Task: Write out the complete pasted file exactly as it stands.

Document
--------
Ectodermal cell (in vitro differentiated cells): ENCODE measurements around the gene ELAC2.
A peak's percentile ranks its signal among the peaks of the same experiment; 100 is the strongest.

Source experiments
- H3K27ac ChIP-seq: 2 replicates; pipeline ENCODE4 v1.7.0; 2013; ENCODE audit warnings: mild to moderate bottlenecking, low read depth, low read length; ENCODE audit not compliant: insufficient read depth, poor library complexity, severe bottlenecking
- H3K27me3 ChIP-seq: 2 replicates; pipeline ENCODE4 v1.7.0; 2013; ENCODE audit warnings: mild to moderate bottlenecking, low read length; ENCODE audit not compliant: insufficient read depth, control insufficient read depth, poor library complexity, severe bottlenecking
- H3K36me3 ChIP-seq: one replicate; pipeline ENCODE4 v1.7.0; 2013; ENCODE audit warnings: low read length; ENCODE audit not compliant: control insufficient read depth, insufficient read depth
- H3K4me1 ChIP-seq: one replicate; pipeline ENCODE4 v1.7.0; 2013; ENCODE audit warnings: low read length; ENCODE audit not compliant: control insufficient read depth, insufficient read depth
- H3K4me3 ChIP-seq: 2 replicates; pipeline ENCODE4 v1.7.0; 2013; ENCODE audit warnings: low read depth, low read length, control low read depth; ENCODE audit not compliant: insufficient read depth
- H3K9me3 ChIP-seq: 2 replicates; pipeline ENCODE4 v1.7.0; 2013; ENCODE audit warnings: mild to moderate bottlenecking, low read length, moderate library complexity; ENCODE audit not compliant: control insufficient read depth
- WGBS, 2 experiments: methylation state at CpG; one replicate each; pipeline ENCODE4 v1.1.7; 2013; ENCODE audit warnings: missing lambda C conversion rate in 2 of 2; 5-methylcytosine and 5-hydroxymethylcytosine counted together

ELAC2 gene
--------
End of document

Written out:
Ectodermal cell (in vitro differentiated cells): ENCODE measurements around the gene ELAC2.
A peak's percentile ranks its signal among the peaks of the same experiment; 100 is the strongest.

Source experiments
- H3K27ac ChIP-seq: 2 replicates; pipeline ENCODE4 v1.7.0; 2013; ENCODE audit warnings: mild to moderate bottlenecking, low read depth, low read length; ENCODE audit not compliant: insufficient read depth, poor library complexity, severe bottlenecking
- H3K27me3 ChIP-seq: 2 replicates; pipeline ENCODE4 v1.7.0; 2013; ENCODE audit warnings: mild to moderate bottlenecking, low read length; ENCODE audit not compliant: insufficient read depth, control insufficient read depth, poor library complexity, severe bottlenecking
- H3K36me3 ChIP-seq: one replicate; pipeline ENCODE4 v1.7.0; 2013; ENCODE audit warnings: low read length; ENCODE audit not compliant: control insufficient read depth, insufficient read depth
- H3K4me1 ChIP-seq: one replicate; pipeline ENCODE4 v1.7.0; 2013; ENCODE audit warnings: low read length; ENCODE audit not compliant: control insufficient read depth, insufficient read depth
- H3K4me3 ChIP-seq: 2 replicates; pipeline ENCODE4 v1.7.0; 2013; ENCODE audit warnings: low read depth, low read length, control low read depth; ENCODE audit not compliant: insufficient read depth
- H3K9me3 ChIP-seq: 2 replicates; pipeline ENCODE4 v1.7.0; 2013; ENCODE audit warnings: mild to moderate bottlenecking, low read length, moderate library complexity; ENCODE audit not compliant: control insufficient read depth
- WGBS, 2 experiments: methylation state at CpG; one replicate each; pipeline ENCODE4 v1.1.7; 2013; ENCODE audit warnings: missing lambda C conversion rate in 2 of 2; 5-methylcytosine and 5-hydroxymethylcytosine counted together

ELAC2 gene